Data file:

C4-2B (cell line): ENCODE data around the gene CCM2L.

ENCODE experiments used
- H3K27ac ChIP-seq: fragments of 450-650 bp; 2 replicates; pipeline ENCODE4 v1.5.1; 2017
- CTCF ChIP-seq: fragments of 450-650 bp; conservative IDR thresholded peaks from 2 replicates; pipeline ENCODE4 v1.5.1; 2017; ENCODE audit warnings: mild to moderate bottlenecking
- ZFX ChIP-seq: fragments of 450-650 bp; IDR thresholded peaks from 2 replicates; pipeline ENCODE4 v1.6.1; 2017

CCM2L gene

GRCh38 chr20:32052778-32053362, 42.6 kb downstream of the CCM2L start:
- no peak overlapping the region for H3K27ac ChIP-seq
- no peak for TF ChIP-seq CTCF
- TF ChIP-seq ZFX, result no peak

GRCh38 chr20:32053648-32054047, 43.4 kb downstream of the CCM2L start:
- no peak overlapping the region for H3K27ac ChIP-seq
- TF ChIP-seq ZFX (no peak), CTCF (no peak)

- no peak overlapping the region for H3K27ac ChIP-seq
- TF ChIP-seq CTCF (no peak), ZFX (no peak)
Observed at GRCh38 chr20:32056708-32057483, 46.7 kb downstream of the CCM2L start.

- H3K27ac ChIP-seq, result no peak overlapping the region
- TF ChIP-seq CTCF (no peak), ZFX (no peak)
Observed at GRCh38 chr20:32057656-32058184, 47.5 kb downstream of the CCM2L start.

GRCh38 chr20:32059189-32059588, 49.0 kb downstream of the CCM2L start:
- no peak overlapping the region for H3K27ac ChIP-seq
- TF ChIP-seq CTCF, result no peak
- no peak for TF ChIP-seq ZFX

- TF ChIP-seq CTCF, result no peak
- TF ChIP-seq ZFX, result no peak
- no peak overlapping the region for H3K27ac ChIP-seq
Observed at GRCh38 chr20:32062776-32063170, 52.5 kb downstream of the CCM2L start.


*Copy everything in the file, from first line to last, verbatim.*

C4-2B (cell line): ENCODE data around the gene CCM2L.

ENCODE experiments used
- H3K27ac ChIP-seq: fragments of 450-650 bp; 2 replicates; pipeline ENCODE4 v1.5.1; 2017
- CTCF ChIP-seq: fragments of 450-650 bp; conservative IDR thresholded peaks from 2 replicates; pipeline ENCODE4 v1.5.1; 2017; ENCODE audit warnings: mild to moderate bottlenecking
- ZFX ChIP-seq: fragments of 450-650 bp; IDR thresholded peaks from 2 replicates; pipeline ENCODE4 v1.6.1; 2017

CCM2L gene

GRCh38 chr20:32052778-32053362, 42.6 kb downstream of the CCM2L start:
- no peak overlapping the region for H3K27ac ChIP-seq
- no peak for TF ChIP-seq CTCF
- TF ChIP-seq ZFX, result no peak

GRCh38 chr20:32053648-32054047, 43.4 kb downstream of the CCM2L start:
- no peak overlapping the region for H3K27ac ChIP-seq
- TF ChIP-seq ZFX (no peak), CTCF (no peak)

- no peak overlapping the region for H3K27ac ChIP-seq
- TF ChIP-seq CTCF (no peak), ZFX (no peak)
Observed at GRCh38 chr20:32056708-32057483, 46.7 kb downstream of the CCM2L start.

- H3K27ac ChIP-seq, result no peak overlapping the region
- TF ChIP-seq CTCF (no peak), ZFX (no peak)
Observed at GRCh38 chr20:32057656-32058184, 47.5 kb downstream of the CCM2L start.

GRCh38 chr20:32059189-32059588, 49.0 kb downstream of the CCM2L start:
- no peak overlapping the region for H3K27ac ChIP-seq
- TF ChIP-seq CTCF, result no peak
- no peak for TF ChIP-seq ZFX

- TF ChIP-seq CTCF, result no peak
- TF ChIP-seq ZFX, result no peak
- no peak overlapping the region for H3K27ac ChIP-seq
Observed at GRCh38 chr20:32062776-32063170, 52.5 kb downstream of the CCM2L start.